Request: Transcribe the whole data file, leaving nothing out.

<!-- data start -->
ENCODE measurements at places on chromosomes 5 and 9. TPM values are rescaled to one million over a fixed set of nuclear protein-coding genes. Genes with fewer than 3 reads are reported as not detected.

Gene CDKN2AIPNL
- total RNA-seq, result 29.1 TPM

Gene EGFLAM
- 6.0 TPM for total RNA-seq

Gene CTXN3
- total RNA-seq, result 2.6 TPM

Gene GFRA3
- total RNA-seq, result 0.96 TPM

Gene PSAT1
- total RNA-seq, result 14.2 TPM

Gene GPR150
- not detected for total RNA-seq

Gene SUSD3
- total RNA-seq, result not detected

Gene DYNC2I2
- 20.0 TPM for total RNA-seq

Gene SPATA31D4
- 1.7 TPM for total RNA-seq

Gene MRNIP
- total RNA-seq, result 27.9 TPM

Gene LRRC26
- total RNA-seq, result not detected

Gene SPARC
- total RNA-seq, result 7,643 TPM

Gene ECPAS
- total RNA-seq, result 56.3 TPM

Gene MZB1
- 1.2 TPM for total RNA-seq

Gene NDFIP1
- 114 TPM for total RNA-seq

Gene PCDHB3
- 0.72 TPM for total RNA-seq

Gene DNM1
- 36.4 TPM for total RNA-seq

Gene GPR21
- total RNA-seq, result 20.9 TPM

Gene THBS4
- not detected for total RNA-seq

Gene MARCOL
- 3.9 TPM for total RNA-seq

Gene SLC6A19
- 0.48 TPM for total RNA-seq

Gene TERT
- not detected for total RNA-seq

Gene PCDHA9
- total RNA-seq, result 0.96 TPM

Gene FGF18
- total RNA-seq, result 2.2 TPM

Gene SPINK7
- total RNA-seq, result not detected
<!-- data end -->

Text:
ENCODE measurements at places on chromosomes 5 and 9. TPM values are rescaled to one million over a fixed set of nuclear protein-coding genes. Genes with fewer than 3 reads are reported as not detected.

Gene CDKN2AIPNL
- total RNA-seq, result 29.1 TPM

Gene EGFLAM
- 6.0 TPM for total RNA-seq

Gene CTXN3
- total RNA-seq, result 2.6 TPM

Gene GFRA3
- total RNA-seq, result 0.96 TPM

Gene PSAT1
- total RNA-seq, result 14.2 TPM

Gene GPR150
- not detected for total RNA-seq

Gene SUSD3
- total RNA-seq, result not detected

Gene DYNC2I2
- 20.0 TPM for total RNA-seq

Gene SPATA31D4
- 1.7 TPM for total RNA-seq

Gene MRNIP
- total RNA-seq, result 27.9 TPM

Gene LRRC26
- total RNA-seq, result not detected

Gene SPARC
- total RNA-seq, result 7,643 TPM

Gene ECPAS
- total RNA-seq, result 56.3 TPM

Gene MZB1
- 1.2 TPM for total RNA-seq

Gene NDFIP1
- 114 TPM for total RNA-seq

Gene PCDHB3
- 0.72 TPM for total RNA-seq

Gene DNM1
- 36.4 TPM for total RNA-seq

Gene GPR21
- total RNA-seq, result 20.9 TPM

Gene THBS4
- not detected for total RNA-seq

Gene MARCOL
- 3.9 TPM for total RNA-seq

Gene SLC6A19
- 0.48 TPM for total RNA-seq

Gene TERT
- not detected for total RNA-seq

Gene PCDHA9
- total RNA-seq, result 0.96 TPM

Gene FGF18
- total RNA-seq, result 2.2 TPM

Gene SPINK7
- total RNA-seq, result not detected